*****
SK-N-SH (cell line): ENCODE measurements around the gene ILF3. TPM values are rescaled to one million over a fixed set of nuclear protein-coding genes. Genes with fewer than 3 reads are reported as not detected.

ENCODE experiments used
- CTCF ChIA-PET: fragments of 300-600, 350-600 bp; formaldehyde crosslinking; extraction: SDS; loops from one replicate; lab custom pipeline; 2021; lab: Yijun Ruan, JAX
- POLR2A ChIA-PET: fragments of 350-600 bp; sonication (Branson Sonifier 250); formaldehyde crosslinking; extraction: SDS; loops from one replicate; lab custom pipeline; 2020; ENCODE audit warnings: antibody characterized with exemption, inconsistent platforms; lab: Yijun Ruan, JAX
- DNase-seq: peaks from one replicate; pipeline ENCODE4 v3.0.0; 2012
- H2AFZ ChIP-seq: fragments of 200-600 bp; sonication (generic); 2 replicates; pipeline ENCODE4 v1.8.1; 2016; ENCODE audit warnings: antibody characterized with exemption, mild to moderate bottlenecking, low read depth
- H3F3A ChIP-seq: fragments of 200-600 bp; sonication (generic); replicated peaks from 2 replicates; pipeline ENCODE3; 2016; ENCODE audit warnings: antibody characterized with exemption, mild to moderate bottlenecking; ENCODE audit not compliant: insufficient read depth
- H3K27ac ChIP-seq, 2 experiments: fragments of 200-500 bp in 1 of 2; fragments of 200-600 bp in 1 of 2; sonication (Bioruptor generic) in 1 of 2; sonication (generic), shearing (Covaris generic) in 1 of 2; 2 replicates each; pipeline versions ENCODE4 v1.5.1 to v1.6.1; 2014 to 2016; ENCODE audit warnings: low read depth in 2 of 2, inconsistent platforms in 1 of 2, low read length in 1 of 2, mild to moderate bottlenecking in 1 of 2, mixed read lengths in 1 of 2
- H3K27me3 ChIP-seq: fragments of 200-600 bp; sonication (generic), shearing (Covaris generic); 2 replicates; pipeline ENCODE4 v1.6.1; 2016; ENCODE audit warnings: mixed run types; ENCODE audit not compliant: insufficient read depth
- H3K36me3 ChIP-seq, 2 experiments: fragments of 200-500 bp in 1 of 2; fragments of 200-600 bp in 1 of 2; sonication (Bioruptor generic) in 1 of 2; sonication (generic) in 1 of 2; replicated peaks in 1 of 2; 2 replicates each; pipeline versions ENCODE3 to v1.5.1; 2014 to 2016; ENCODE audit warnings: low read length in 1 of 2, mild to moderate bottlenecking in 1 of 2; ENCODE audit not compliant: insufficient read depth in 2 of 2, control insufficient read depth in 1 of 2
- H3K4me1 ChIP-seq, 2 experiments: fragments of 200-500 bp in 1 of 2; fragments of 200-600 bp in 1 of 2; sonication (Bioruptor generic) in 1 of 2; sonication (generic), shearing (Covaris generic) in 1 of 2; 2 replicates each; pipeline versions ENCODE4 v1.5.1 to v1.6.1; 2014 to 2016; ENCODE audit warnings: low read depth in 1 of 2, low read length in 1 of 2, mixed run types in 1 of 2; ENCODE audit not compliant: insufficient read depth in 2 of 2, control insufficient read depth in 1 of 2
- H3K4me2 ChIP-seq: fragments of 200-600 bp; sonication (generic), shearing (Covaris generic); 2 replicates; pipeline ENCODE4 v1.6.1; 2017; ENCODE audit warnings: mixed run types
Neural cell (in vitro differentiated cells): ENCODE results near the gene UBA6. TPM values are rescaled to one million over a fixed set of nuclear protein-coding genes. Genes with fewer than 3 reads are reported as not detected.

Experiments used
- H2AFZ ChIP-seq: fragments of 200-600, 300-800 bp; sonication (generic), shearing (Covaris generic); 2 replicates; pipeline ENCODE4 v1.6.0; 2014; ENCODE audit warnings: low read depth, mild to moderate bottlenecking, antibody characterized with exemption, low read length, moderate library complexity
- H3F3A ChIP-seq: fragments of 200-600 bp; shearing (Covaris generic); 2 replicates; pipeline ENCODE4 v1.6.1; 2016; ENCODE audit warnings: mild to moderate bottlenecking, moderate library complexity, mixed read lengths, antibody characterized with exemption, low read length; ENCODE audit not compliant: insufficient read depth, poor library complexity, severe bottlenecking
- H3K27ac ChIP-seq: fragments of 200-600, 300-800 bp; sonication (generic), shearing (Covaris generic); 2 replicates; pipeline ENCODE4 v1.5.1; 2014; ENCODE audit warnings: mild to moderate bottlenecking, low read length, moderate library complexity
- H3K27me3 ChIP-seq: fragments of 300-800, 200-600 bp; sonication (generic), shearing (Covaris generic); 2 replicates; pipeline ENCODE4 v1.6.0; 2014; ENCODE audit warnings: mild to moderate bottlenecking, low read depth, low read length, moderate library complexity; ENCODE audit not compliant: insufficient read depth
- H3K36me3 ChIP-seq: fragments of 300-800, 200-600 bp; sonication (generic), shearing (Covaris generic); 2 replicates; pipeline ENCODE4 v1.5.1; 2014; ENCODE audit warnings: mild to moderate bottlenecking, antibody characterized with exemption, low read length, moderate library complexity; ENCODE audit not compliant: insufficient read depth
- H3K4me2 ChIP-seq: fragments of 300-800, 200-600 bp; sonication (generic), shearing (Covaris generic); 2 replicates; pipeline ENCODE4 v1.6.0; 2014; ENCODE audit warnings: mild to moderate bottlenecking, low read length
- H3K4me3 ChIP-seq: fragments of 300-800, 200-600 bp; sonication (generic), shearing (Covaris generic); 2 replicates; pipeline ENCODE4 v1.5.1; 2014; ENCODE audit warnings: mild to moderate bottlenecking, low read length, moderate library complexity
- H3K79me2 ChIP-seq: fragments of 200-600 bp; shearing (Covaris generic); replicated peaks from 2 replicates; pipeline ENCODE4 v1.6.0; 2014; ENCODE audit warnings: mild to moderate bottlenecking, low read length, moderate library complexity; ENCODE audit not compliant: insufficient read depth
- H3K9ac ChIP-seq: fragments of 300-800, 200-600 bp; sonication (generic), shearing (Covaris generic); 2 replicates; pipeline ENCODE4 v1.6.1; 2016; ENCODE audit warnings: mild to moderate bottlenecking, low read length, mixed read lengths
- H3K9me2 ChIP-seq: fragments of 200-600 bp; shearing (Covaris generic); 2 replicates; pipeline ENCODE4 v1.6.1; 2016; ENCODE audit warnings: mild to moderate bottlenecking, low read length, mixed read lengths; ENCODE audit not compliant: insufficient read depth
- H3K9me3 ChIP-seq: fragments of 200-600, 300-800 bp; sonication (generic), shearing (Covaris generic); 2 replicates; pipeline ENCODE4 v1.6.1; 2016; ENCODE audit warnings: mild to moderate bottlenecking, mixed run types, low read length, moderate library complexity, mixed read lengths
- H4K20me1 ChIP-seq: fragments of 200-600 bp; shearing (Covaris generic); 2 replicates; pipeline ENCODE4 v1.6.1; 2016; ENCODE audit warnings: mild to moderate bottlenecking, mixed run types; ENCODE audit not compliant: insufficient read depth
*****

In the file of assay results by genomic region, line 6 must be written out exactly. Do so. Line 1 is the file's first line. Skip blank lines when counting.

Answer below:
- H2AFZ ChIP-seq: fragments of 200-600 bp; sonication (generic); 2 replicates; pipeline ENCODE4 v1.8.1; 2016; ENCODE audit warnings: antibody characterized with exemption, mild to moderate bottlenecking, low read depth